Transit Oriented Development, GIS, accessibility, spatial justice, transport and land use planning, energy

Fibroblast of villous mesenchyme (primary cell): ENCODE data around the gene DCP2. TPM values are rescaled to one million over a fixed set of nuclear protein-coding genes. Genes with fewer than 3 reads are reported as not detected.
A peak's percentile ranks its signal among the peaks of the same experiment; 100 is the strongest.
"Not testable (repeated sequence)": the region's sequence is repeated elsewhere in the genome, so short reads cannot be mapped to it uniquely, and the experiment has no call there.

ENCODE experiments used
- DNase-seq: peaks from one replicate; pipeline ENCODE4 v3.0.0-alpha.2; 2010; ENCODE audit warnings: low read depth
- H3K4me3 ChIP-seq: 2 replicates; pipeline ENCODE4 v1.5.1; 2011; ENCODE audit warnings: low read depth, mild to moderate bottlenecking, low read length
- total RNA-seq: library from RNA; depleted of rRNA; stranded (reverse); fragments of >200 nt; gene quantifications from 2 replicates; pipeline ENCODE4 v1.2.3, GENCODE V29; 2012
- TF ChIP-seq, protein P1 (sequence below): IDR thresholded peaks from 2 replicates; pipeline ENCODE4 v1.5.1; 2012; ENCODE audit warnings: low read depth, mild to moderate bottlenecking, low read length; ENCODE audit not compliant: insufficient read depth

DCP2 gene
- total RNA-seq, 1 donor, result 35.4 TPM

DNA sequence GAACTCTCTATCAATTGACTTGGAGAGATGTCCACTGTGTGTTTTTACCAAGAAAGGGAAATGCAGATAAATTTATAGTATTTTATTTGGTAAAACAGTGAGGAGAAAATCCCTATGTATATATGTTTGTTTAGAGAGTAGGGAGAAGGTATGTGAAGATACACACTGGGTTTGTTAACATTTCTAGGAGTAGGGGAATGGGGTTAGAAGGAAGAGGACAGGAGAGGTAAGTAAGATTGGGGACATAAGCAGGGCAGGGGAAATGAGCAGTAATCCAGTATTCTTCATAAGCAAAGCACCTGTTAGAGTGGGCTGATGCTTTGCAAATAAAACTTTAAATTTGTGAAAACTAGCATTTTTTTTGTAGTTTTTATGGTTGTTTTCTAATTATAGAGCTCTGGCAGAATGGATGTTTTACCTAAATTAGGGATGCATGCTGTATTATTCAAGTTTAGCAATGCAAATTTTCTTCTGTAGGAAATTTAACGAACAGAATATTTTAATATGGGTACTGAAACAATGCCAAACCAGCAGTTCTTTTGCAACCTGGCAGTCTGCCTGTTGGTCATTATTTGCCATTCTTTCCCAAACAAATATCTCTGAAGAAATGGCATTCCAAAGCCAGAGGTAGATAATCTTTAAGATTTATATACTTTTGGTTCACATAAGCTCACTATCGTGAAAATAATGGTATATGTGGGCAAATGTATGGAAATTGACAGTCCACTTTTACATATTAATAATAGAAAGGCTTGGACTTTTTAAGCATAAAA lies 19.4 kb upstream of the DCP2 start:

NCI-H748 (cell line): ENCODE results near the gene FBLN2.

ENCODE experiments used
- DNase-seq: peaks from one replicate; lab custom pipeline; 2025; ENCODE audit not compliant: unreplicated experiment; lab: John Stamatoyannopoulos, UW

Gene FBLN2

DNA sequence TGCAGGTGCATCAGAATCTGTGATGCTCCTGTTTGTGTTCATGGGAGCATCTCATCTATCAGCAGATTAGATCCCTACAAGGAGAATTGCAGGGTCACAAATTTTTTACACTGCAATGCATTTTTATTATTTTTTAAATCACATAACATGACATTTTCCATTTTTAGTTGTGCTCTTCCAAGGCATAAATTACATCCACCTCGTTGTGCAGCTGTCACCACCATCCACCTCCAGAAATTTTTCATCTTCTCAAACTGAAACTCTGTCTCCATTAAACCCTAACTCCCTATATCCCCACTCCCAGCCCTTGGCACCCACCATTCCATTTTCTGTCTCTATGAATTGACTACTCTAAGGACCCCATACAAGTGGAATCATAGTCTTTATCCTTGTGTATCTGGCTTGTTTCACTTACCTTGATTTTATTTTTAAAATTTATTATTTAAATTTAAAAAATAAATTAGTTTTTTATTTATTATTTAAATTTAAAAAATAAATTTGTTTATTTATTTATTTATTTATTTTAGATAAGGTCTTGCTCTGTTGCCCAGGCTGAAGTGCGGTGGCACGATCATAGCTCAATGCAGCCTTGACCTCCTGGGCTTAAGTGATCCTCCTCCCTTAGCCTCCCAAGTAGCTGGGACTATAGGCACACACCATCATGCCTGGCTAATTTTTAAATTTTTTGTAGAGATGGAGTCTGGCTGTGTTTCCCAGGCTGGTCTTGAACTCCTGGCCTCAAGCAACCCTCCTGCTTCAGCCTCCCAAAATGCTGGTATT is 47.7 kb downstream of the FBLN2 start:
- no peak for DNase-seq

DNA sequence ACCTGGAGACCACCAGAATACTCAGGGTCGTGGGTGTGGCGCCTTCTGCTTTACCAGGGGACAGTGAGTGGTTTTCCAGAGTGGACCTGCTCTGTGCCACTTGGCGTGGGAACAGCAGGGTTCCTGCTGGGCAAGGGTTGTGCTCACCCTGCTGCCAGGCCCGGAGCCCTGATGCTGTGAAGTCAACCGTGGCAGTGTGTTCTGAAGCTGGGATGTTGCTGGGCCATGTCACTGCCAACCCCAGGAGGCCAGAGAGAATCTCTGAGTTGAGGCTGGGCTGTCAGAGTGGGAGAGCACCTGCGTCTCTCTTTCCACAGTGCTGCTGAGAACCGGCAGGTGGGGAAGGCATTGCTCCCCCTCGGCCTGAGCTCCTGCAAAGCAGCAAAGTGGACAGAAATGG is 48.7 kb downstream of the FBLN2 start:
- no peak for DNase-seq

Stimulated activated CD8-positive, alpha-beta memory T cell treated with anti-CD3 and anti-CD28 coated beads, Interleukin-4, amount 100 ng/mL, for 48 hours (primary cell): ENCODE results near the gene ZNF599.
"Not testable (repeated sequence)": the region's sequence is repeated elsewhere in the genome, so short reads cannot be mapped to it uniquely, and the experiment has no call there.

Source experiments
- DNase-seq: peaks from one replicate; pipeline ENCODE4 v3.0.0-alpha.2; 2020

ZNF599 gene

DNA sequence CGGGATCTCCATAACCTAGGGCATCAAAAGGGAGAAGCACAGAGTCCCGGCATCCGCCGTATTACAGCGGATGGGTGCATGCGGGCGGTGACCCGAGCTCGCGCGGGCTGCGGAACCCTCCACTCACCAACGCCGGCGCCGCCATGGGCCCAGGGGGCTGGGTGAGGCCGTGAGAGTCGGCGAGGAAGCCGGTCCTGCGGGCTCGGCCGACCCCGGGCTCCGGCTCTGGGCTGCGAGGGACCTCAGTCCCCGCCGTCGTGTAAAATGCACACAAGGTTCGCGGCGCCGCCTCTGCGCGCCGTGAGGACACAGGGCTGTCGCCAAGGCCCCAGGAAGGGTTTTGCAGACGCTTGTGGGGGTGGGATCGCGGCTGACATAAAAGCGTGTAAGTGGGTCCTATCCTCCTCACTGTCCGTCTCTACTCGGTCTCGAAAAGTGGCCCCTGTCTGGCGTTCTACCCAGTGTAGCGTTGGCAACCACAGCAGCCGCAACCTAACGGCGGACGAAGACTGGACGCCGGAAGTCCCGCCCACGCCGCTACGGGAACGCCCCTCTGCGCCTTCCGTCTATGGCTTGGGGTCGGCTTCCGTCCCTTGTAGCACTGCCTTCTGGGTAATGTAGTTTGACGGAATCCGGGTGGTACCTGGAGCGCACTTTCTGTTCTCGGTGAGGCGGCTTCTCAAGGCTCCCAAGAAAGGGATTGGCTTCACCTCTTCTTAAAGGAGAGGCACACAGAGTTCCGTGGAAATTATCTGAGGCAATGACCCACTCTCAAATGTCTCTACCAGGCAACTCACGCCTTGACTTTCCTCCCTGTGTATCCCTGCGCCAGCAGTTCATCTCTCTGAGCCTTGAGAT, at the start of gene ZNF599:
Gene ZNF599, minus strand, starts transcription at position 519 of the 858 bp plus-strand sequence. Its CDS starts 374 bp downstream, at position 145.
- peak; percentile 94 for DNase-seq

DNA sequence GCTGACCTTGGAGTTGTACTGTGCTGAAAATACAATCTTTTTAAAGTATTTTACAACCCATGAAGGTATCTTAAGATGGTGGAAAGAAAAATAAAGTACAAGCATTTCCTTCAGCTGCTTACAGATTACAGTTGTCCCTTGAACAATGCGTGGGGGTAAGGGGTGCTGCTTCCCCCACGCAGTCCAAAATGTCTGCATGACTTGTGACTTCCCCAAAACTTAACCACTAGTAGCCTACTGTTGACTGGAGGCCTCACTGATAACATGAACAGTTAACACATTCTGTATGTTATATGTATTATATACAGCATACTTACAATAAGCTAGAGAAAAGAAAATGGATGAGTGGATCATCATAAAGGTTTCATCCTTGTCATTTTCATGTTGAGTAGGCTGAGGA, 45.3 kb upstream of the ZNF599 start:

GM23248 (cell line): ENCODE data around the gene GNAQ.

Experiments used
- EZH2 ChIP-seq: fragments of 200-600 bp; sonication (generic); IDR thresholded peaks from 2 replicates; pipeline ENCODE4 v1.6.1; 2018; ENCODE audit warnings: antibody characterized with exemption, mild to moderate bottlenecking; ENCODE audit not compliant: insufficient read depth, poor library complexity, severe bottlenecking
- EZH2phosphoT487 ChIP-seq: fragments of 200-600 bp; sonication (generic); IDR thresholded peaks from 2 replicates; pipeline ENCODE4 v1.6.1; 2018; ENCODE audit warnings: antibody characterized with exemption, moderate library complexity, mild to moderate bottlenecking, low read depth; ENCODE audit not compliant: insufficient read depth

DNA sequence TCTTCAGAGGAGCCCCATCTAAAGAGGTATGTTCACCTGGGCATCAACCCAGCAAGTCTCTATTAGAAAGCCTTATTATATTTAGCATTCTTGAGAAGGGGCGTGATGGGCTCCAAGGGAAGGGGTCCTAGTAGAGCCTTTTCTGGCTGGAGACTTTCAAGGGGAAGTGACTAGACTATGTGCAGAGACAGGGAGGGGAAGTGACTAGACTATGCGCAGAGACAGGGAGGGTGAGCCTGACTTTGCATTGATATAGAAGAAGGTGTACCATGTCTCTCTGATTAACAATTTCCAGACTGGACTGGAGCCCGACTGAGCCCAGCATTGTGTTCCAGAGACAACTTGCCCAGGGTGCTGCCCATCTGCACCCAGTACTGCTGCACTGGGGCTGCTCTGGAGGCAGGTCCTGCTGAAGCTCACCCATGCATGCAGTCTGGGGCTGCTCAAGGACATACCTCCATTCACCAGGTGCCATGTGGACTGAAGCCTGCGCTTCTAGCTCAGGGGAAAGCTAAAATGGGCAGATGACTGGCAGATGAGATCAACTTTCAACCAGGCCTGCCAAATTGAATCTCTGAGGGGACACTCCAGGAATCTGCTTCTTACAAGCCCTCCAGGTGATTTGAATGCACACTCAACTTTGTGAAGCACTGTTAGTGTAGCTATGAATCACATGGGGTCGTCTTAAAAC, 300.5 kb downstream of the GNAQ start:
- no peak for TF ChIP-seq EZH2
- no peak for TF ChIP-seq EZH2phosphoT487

research explores the actual and potential effects of transit oriented development (TOD) in the Chinese context, its capability of addressing emerging, topical urban problems, with the aim of gaining insights that can feed into Chinese urban planning practices. While there is already a significant body of knowledge on TOD and its effects, the specificities of the Chinese context (e.g. the scale and pace of the urbanization and motorization process, the institutional arrangements around land development and transport provision) demand more context-situated definitions of what TOD is, can and does achieve. The research will integrate theories and concepts from human geography, urban planning and transport studies and employ a variety of research methods (e.g. web-surveys with local practitioners and stakeholders, field observations, spatial and statistical analysis), to develop a typology of TOD in the Chinese context and explore some effects of TOD and its capability of addressing problems such as increasing scarcity of available urban land, inequality of spatial accessibility, and long commutes. The research will also generate new insights about the applicability of TOD principles in the Chinese context, and more in general its transferability to different contexts.